In New York child custody cases, courts will always consider the best interests of the child first and foremost in arriving at their child custody decisions. In certain circumstances — when the child is old enough and mature enough — courts will also ask for input from the child when making their determinations on what is in the child’s best interests.
But what about pets? Should divorcing spouses think about the best interests of their pets when deciding who the family dog will go to in their divorce proceedings? And, can we know what the best interests and preferences of an animal would be?
Example case regarding dog custody
A recent article in Scientific American helps to shed a little bit of light on the dilemma of trying to determine what your dog wants when you and your spouse get a divorce. The article offers the example of a 2013 divorce case, Travis v. Murray, that came before the New York Supreme Court. A same-sex couple had not been married for even a year and they were parting ways. One spouse moved out while the other spouse was traveling on business. She took her things, some furniture and the family dog.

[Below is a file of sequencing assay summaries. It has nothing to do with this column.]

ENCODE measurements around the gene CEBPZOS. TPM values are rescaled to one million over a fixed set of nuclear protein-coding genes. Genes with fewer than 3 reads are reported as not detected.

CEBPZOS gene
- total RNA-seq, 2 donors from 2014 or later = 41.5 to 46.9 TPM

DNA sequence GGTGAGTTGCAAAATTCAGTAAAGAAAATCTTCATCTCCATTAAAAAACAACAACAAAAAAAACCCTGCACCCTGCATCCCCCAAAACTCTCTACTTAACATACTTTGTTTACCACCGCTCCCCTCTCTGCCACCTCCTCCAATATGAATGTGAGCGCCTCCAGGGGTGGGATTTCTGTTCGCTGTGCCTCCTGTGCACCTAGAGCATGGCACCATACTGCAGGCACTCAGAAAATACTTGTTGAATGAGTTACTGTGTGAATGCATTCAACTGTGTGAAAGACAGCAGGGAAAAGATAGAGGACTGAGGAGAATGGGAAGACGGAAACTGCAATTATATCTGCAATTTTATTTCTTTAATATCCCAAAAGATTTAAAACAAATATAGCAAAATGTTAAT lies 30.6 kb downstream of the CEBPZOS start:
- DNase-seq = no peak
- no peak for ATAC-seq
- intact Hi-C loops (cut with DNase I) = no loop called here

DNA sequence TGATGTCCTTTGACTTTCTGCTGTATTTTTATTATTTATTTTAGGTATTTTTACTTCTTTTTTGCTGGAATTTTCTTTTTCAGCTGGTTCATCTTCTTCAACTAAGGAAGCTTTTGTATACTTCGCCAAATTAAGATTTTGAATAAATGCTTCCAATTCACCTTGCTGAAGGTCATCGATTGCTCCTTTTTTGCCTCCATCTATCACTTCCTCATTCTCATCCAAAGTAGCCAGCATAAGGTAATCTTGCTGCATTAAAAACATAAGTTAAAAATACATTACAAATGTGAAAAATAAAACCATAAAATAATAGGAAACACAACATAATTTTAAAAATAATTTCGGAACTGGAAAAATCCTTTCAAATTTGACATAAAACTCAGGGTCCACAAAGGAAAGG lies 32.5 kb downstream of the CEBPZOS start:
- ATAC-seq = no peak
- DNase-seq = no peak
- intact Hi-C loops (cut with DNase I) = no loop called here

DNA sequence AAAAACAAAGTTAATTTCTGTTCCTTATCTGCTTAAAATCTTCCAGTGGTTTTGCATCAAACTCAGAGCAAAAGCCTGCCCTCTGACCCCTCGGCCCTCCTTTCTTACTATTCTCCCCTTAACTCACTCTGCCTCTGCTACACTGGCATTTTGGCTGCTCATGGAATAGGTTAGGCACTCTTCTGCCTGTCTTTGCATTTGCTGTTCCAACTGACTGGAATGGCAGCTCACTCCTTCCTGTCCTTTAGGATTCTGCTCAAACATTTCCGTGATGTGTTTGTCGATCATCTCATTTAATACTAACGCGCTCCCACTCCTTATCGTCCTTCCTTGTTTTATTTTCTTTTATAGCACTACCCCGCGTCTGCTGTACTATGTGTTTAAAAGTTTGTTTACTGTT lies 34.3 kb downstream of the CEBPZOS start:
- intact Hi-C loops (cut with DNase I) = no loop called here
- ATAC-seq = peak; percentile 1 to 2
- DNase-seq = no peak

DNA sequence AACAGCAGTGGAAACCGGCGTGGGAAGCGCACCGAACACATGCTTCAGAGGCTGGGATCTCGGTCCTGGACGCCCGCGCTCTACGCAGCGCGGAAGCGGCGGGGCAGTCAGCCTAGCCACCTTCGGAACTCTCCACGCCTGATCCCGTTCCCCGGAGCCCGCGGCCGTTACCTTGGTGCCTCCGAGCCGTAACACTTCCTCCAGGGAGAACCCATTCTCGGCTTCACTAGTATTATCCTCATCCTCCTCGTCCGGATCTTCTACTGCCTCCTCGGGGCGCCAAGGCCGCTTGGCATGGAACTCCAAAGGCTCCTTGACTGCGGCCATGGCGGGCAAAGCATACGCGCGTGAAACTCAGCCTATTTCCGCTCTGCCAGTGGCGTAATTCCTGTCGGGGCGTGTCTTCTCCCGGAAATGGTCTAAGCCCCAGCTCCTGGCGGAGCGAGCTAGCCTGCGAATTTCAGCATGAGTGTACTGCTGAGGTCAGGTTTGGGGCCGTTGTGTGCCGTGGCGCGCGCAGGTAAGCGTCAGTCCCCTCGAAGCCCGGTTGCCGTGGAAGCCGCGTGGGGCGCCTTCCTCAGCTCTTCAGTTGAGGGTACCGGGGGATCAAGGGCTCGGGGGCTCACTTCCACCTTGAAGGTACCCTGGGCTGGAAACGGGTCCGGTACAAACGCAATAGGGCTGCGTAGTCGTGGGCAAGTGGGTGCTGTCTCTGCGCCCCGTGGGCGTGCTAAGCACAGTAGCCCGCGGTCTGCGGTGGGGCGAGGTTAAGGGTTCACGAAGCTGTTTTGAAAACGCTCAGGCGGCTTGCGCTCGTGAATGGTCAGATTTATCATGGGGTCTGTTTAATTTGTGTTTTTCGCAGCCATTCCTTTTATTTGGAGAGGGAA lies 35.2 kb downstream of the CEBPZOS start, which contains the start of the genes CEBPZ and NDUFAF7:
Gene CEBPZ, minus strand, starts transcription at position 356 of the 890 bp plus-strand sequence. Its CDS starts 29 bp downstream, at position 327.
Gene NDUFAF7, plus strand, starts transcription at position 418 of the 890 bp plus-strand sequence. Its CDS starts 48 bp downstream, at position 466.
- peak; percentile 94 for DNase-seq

In court, the spouse who moved out argued that the dog was hers because she purchased him at the pet store. The other spouse argued that the dog was hers because it always sleeps on her side of the bed. In this respect, the other spouse claimed that it was in the best interests of the dog to stay with her since the dog had a stronger bond with her.
The New York Supreme Court had to decide whether or not to hear the custody case for the animal. The court granted the hearing. Nevertheless, it’s a tricky issue to decide a case like this. One cannot know the best interests of a dog unless one knows how life as a dog feels.
Owners ultimately settled the case
In Travis v. Murray, it would have been difficult to determine how the court would decide the matter. Perhaps it was due to this lack of clarity that the spouses decided to settle their dog custody dispute before the hearing took place.
In studies highlighted in Scientific American, however, researchers have determined that dogs — when given the freedom of choice — will often choose praise from their owners 50 percent of the time, and food or treats the other 50 percent of the time. Does this mean that, just like in child custody cases, courts should consider both the basic financial needs of dogs as well as their needs for love and attention? Perhaps finding a balance between the two is the best course of action when it comes to deciding dog custody cases in New York family law courts.